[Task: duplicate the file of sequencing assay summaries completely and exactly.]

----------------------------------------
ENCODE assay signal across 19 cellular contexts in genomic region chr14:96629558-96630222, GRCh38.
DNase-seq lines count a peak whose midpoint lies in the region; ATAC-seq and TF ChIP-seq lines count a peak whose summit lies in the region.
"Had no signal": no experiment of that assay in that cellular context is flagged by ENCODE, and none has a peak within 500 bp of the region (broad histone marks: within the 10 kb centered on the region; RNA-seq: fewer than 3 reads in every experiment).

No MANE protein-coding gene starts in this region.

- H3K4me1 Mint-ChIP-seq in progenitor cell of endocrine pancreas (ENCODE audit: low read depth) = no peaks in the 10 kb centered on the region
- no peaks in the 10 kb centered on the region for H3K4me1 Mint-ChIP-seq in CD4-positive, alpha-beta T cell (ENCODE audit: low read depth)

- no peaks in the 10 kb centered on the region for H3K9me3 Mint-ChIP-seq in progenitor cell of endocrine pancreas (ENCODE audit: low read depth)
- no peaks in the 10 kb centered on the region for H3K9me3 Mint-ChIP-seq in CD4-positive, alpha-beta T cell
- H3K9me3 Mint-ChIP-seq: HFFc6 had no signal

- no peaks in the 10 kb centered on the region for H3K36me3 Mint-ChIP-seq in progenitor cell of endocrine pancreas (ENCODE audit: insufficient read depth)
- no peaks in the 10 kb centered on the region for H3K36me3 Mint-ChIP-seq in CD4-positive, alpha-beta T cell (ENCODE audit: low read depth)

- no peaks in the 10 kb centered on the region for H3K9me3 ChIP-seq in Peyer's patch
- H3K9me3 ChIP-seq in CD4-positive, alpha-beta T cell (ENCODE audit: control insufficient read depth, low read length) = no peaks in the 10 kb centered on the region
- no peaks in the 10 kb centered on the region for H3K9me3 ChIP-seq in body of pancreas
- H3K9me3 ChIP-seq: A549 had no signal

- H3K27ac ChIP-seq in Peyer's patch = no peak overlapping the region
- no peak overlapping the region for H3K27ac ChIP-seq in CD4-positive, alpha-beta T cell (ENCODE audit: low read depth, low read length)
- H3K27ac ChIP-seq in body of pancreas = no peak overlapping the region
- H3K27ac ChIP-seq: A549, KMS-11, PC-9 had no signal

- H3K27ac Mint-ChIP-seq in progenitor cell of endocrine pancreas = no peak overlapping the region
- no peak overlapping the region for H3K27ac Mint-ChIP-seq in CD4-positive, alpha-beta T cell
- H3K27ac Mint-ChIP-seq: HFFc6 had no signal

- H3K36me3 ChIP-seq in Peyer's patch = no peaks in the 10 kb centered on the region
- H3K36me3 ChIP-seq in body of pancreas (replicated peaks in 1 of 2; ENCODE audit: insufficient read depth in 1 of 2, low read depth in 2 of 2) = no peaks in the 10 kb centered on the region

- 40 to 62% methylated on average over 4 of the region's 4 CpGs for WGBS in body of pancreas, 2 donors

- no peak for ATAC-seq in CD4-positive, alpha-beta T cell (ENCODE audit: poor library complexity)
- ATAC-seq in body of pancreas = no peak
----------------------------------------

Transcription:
ENCODE assay signal across 19 cellular contexts in genomic region chr14:96629558-96630222, GRCh38.
DNase-seq lines count a peak whose midpoint lies in the region; ATAC-seq and TF ChIP-seq lines count a peak whose summit lies in the region.
"Had no signal": no experiment of that assay in that cellular context is flagged by ENCODE, and none has a peak within 500 bp of the region (broad histone marks: within the 10 kb centered on the region; RNA-seq: fewer than 3 reads in every experiment).

No MANE protein-coding gene starts in this region.

- H3K4me1 Mint-ChIP-seq in progenitor cell of endocrine pancreas (ENCODE audit: low read depth) = no peaks in the 10 kb centered on the region
- no peaks in the 10 kb centered on the region for H3K4me1 Mint-ChIP-seq in CD4-positive, alpha-beta T cell (ENCODE audit: low read depth)

- no peaks in the 10 kb centered on the region for H3K9me3 Mint-ChIP-seq in progenitor cell of endocrine pancreas (ENCODE audit: low read depth)
- no peaks in the 10 kb centered on the region for H3K9me3 Mint-ChIP-seq in CD4-positive, alpha-beta T cell
- H3K9me3 Mint-ChIP-seq: HFFc6 had no signal

- no peaks in the 10 kb centered on the region for H3K36me3 Mint-ChIP-seq in progenitor cell of endocrine pancreas (ENCODE audit: insufficient read depth)
- no peaks in the 10 kb centered on the region for H3K36me3 Mint-ChIP-seq in CD4-positive, alpha-beta T cell (ENCODE audit: low read depth)

- no peaks in the 10 kb centered on the region for H3K9me3 ChIP-seq in Peyer's patch
- H3K9me3 ChIP-seq in CD4-positive, alpha-beta T cell (ENCODE audit: control insufficient read depth, low read length) = no peaks in the 10 kb centered on the region
- no peaks in the 10 kb centered on the region for H3K9me3 ChIP-seq in body of pancreas
- H3K9me3 ChIP-seq: A549 had no signal

- H3K27ac ChIP-seq in Peyer's patch = no peak overlapping the region
- no peak overlapping the region for H3K27ac ChIP-seq in CD4-positive, alpha-beta T cell (ENCODE audit: low read depth, low read length)
- H3K27ac ChIP-seq in body of pancreas = no peak overlapping the region
- H3K27ac ChIP-seq: A549, KMS-11, PC-9 had no signal

- H3K27ac Mint-ChIP-seq in progenitor cell of endocrine pancreas = no peak overlapping the region
- no peak overlapping the region for H3K27ac Mint-ChIP-seq in CD4-positive, alpha-beta T cell
- H3K27ac Mint-ChIP-seq: HFFc6 had no signal

- H3K36me3 ChIP-seq in Peyer's patch = no peaks in the 10 kb centered on the region
- H3K36me3 ChIP-seq in body of pancreas (replicated peaks in 1 of 2; ENCODE audit: insufficient read depth in 1 of 2, low read depth in 2 of 2) = no peaks in the 10 kb centered on the region

- 40 to 62% methylated on average over 4 of the region's 4 CpGs for WGBS in body of pancreas, 2 donors

- no peak for ATAC-seq in CD4-positive, alpha-beta T cell (ENCODE audit: poor library complexity)
- ATAC-seq in body of pancreas = no peak